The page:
The Top Reasons: Creating Direction in Your Classroom
August 11, 2021
Why did you become a teacher?
If you join the profession after college and stay until you retire, you’ll spend forty thousand hours in the classroom, and countless others preparing for and recovering from class. That’s a lot of life to pour into something; it had better be worth it.
I know you didn’t go into it for the money. As has been documented again and again and again — for years — teacher pay is woefully inadequate relative to teachers’ education level and value to society. The pandemic has highlighted this reality; much economic difficulty is caused by concern about whether schools will be open. Even if teachers did nothing but babysit, their value would be enormous — and of course, teachers do much, much more.
So it wasn’t the money. Maybe it was something else. Maybe no one had told you that teachers don’t really get summers off — maybe you thought you’d have three glorious months of freedom. If so, I’m sorry. Maybe you love the sound of a good tattle in the morning, or the smell of a second-floor restroom. Perhaps you enjoy unjamming the copy machine — again — while the clock ticks down to your next class. Maybe you enjoy testing the limits of your bladder’s elasticity. No?
So what was it? Why did you become a teacher?
Write it down. Seriously: find a packet of Post-It notes or, if your school can’t afford name brands, Tiger Sticky Memo Notes. I’ll wait. When you’ve got your sticky notes, write down the #1 reason why you entered education. But don’t stop there. Write down another reason, and another. Keep going until you’ve got 7-10 things that make you proud to be an educator. This is an awful lot like gratitude journaling, and gratitude journals can be wonderful therapy.
Incidentally, you might want to have your students do this sometime. Have them write down the things they’re excited about for the day, or — if the day is almost over — the things that made them feel the most excited, satisfied, or grateful. Now spread those notes out in front of you and read them over. Any time you’ve got a list, you’ve got a canvas for critical thinking. Let’s go there next: take your list and organize it from most cosmically important to least.
The Top 3
This also happens to be a wonderfully flexible activity for students: have them create a list on sticky notes — it can be a list of just about anything — and then have them organize their list according to some criterion. For instance, if you’re learning about a new vocab word, like “nebulous,” have them write down a list of things that are nebulous, and then sort them according to their nebulosity. Or have them make a list of adjectives that describe a character in the book you’re reading, and then sort them based on how important they are to understanding the character. You get the point.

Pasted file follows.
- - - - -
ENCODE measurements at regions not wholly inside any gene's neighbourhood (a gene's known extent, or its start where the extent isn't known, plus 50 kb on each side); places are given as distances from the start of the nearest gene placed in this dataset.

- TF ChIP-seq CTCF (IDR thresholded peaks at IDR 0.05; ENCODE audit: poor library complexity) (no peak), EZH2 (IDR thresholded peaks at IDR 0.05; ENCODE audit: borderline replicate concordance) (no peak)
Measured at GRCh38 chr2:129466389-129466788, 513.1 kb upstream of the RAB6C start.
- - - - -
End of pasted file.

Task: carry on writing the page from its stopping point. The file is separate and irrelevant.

Speaking of getting to the point, take a look back at your list. Look at the top three of four things on your list: those are some pretty good reasons to wake up in the morning. If they’re not — if you find them uninspiring — then maybe you should put your resume together. But if those Top Reasons are inspiring, if they are worth waking up for, then it’s time for your final step: build a specific strategy to make sure you’re intentionally achieving each one, even if it’s just a little bit, every day. For example, if you love to teach because you love forming connections with students, build a calendar and put two students’ names onto it every day. Make sure to go out of your way to connect with those students on “their” days, to make sure that you’re connecting with all your homeroom students every month.
Building Your Classroom
Working with educators around the country, I’ve found this “specific strategy” approach practical and powerful. (For strategy examples and tons of great, free advice on educational practice, check out the Blue Apple PD Playlist.) Want help identifying or developing strategies to address your Top Reasons? Just send me an email. One of reasons I wake up in the morning is to help educators and schools teach with purpose. We teach best when we teach with passion; I’d love to help you kindle yours.